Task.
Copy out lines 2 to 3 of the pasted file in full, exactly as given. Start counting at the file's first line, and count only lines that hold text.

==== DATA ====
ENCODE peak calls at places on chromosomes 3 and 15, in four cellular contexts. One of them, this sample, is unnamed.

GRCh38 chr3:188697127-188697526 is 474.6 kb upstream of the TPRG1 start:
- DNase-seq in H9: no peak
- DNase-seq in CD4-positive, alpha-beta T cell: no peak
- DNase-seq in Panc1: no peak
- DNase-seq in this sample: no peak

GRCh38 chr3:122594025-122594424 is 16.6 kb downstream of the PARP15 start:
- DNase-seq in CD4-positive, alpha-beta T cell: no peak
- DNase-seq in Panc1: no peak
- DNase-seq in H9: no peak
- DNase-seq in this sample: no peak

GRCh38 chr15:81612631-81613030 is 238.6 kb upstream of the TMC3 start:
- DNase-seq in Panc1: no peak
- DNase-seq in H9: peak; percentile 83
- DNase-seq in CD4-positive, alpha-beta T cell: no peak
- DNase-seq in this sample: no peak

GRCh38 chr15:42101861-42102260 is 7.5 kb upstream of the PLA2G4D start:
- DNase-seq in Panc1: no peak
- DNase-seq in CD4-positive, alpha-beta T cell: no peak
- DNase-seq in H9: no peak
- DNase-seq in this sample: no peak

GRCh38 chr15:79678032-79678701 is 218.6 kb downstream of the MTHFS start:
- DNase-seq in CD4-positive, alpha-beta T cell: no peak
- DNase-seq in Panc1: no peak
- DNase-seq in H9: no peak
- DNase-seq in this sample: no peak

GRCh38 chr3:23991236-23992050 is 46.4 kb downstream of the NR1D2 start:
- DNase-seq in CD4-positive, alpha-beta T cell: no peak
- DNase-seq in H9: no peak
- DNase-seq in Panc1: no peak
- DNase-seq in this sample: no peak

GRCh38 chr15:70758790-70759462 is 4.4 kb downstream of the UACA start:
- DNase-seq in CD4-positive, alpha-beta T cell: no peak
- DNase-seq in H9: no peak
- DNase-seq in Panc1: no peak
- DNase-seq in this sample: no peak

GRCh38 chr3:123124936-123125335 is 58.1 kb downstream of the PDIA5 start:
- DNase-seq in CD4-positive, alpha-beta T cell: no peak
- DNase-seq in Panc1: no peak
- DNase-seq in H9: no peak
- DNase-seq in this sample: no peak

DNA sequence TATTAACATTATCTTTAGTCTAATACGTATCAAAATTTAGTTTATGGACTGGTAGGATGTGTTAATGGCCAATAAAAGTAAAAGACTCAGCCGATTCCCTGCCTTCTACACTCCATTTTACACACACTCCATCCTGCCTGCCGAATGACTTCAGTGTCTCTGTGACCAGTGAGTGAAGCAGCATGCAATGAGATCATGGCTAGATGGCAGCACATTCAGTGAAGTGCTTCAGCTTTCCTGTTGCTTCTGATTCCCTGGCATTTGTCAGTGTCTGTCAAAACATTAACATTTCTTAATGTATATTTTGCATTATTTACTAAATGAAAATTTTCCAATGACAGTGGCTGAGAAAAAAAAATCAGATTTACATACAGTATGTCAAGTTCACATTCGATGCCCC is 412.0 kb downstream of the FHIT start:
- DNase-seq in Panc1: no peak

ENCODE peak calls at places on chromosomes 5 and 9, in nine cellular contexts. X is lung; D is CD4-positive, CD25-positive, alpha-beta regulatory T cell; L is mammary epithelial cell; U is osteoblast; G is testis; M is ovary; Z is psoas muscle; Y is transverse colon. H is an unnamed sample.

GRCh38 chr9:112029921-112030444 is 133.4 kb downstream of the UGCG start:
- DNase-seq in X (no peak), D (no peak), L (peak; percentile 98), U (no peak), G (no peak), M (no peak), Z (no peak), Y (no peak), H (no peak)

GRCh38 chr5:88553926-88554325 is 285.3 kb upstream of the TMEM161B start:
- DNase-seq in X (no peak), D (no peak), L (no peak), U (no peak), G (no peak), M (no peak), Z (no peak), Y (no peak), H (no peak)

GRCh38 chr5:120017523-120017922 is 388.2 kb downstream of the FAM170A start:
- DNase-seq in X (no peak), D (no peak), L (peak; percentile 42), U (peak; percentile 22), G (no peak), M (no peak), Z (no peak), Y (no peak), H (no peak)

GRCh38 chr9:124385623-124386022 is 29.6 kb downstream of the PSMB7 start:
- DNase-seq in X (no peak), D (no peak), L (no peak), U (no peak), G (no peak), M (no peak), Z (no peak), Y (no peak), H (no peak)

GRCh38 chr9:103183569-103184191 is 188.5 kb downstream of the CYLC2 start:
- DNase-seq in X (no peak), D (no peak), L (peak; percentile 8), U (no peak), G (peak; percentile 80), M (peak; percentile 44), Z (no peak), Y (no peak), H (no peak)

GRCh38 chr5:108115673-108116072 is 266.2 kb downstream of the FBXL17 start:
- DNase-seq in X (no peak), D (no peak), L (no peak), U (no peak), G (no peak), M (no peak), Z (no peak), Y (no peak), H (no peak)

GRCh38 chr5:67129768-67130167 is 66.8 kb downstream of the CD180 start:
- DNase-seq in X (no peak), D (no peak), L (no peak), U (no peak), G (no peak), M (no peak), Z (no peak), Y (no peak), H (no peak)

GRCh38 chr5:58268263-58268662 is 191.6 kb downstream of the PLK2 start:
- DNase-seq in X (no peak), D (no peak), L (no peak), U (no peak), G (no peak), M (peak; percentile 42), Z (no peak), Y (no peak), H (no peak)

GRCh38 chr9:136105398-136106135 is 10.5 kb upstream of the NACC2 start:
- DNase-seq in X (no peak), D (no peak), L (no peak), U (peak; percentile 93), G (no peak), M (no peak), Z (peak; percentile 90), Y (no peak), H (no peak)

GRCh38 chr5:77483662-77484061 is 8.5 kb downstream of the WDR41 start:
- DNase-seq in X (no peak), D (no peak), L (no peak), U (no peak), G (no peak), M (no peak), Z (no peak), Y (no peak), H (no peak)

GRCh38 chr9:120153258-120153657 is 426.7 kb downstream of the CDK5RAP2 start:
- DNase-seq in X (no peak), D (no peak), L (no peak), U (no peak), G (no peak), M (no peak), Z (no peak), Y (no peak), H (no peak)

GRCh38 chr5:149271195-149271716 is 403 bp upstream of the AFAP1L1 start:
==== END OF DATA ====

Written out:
GRCh38 chr3:188697127-188697526 is 474.6 kb upstream of the TPRG1 start:
- DNase-seq in H9: no peak